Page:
Securities Law Prof Blog

Editor: Eric C. Chaffee
Univ. of Toledo College of Law

Thursday, August 14, 2014

Coates on Securities Litigation and the Roberts Court

John C. Coates, IV has Securities Litigation in the Roberts Court: An Early Assessment posted on SSRN with the following abstract:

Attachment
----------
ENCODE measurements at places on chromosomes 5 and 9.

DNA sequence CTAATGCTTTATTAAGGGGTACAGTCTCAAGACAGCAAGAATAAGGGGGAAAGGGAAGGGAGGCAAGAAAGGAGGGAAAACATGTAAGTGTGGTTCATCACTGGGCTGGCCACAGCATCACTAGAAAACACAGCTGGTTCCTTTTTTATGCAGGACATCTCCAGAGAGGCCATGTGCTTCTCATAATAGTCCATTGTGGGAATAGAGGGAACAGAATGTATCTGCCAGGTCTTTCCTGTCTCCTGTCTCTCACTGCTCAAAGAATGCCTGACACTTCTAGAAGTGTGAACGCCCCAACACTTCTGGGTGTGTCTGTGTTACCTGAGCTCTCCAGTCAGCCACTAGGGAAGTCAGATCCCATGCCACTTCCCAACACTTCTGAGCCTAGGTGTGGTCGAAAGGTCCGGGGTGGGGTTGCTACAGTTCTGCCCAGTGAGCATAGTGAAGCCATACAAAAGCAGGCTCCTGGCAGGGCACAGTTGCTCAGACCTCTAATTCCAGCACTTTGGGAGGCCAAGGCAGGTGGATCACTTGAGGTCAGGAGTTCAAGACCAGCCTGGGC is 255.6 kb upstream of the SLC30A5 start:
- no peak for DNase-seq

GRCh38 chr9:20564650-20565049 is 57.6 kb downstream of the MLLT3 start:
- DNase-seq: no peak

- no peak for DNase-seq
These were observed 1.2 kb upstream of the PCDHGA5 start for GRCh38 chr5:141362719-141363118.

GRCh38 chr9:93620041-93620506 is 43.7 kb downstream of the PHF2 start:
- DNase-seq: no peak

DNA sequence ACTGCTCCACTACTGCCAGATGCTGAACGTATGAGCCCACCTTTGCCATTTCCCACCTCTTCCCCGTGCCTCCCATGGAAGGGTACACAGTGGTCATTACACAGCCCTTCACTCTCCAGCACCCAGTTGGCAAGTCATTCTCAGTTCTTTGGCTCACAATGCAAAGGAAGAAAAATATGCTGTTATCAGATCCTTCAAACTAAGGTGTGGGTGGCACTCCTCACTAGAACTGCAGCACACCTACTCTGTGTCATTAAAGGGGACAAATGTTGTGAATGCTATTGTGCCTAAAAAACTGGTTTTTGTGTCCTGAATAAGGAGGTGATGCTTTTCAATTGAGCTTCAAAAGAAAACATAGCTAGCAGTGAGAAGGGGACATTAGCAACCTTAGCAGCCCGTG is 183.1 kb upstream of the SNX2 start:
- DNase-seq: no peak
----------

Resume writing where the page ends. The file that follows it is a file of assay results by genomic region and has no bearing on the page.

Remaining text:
This article provides an early assessment – both quantitative and qualitative – of the Roberts Court’s securities law decisions. Such cases represent an increased share of Supreme Court’s docket, compared to prior Courts, but only because its overall docket has shrunk, while it has continued to take an average of one to two securities law cases per year. The Roberts Court has maintained the same overall split in “expansive” or “restrictive” outcomes as the post-Powell Rehnquist Court, with reduced polarization: more than half were unanimous and only three included five-vote majorities. An attitudinal model does no better than a coin flip in predicting outcomes. What are new is a heightened role for procedure and a resistance to bright-line rules, with procedural decisions more restrictive and rejections of bright-line rules more expansive. The turn to procedure matches the background and interests of the Chief Justice, a former appellate litigator leading a broader “procedural revolution” on the Court, beyond the limited reach of securities law. The analysis is applied to predict outcomes for cases to be argued in the October 2014 term, and is used to sketch the types of cases likely to attract the attention of the Court in the future.

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